The economic data from the United States might not all have been better than those from Europe but they were good enough to keep the USD ahead of the EUR. The dollar made fairly steady upward progress through the New York day and held onto its gains overnight.
The biggest problem was US retail sales. They fell 0.2% in February, contrary to analysts' predictions of a 0.3% increase. Excluding autos the decline was 0.4%, the exact opposite of the promised 0.4% increase. There was a dichotomy too between the purchasing managers' index readings. The one from Markit was down by more than half a point at 52.4, its lowest level since June 2017. ISM's version improved by more than a point to 55.3. Fortunately for the dollar, investors attach more importance to the ISM version. A 1.0% increase in construction spending did not have much impact.
The euro zone added almost nothing to the data debate this morning. Producer prices increased 0.1% in February, in line with forecast. They were up by 3.0% from a year earlier, almost as much as the predicted 3.1%. Markets do not care much about producer prices.
With nothing else to go on, investors continued to fret about yesterday morning's disappointing figures. The EUR is down by 0.4% against the USD.
The sole Canadian statistic was the manufacturing sector PMI. It was two points lower on the month, just squeezing into the above-50 growth zone at 50.5. Markit said it was the "slowest improvement in manufacturing conditions in two and a half years", with export orders "falling at the fastest rate since February 2015".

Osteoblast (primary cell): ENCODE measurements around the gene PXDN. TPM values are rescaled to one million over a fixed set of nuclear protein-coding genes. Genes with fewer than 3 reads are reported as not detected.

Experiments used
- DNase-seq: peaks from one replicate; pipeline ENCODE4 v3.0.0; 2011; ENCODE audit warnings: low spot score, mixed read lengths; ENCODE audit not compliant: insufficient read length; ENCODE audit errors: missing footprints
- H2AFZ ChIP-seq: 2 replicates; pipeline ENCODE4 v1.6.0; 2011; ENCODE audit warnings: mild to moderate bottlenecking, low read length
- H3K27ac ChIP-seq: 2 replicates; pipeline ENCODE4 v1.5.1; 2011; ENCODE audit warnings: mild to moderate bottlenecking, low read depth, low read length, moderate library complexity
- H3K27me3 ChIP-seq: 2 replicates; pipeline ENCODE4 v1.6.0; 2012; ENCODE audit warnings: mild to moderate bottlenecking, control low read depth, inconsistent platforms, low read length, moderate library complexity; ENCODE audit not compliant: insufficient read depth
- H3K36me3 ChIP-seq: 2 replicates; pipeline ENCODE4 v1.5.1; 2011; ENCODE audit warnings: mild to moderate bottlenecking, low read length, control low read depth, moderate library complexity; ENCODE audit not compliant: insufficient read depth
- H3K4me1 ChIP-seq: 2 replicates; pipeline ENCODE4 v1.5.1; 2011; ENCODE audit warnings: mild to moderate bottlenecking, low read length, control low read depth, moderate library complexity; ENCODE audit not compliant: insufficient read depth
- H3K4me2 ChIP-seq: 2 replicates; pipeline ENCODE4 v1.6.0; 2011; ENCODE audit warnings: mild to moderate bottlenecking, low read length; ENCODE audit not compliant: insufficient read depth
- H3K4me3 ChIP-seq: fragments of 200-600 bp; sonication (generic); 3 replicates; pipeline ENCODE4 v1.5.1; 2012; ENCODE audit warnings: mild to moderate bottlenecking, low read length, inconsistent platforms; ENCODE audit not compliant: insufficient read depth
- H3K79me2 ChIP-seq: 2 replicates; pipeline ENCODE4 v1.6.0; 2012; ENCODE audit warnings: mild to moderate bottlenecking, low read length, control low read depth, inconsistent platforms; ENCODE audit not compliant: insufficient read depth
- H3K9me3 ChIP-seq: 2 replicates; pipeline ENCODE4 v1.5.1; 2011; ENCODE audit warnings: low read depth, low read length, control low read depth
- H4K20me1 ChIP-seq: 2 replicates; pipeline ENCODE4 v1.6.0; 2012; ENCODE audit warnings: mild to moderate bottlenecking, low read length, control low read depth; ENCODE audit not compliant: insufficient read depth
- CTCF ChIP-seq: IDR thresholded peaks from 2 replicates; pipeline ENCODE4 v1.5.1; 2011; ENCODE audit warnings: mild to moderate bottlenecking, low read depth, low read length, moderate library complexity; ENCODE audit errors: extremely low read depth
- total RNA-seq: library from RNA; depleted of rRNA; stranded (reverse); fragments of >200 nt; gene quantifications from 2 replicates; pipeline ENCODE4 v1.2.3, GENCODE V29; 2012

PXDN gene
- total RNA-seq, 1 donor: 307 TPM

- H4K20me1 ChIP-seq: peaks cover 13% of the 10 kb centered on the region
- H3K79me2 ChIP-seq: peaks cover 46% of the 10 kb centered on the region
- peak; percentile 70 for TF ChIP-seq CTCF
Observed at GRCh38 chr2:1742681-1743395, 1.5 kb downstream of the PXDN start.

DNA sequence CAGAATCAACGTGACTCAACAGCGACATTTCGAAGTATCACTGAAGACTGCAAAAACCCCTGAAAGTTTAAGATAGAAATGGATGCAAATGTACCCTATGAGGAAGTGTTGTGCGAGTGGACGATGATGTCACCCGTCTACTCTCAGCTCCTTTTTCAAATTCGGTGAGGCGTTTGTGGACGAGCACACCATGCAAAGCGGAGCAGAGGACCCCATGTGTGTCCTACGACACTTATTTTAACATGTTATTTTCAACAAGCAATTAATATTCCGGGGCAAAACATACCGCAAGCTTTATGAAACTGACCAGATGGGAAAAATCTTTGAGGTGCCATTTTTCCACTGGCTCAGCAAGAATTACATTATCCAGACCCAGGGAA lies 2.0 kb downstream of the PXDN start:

Luckily for the CAD, oil had a good day. WTI crude went up by 1.9% to $61.88. The rising oil price offset any reservations investors may have had about the discouraging PMI. There was a tiny but positive 0.1% increase in the value of the Loonie against the USD.
The fruitless Brexit battle continued to exasperate investors. Yesterday's exercise involved another round of "indicative" votes by members of parliament, on possible ways around the legislative gridlock. Four alternatives were put forward and all failed to win approval by the House of Commons. Of the four, the most votes went to a proposal calling for a "confirmatory vote" (don't call it a referendum) on whatever deal or no-deal eventually emerges.
News of the results sent the GBP lower. It had to give back all the gains it had made earlier in the day following the stronger-than-expected manufacturing PMI. The pound is down by 0.4% on the day and this morning's 49.7 construction PMI did not make much difference to the outcome.
It is several decades since investors cared about money supply. Nevertheless, the only statistic from Japan overnight was for the monetary base, otherwise known as money supply M0. It increased by 3.8% in the year to March, a little less than analysts had forecast.
The main - the only - driver of the value of the JPY against the USD was the ISM purchasing managers' index. It sent the dollar higher and the JPY showed no sign of making back the deficit. It is 0.3% lower on the day.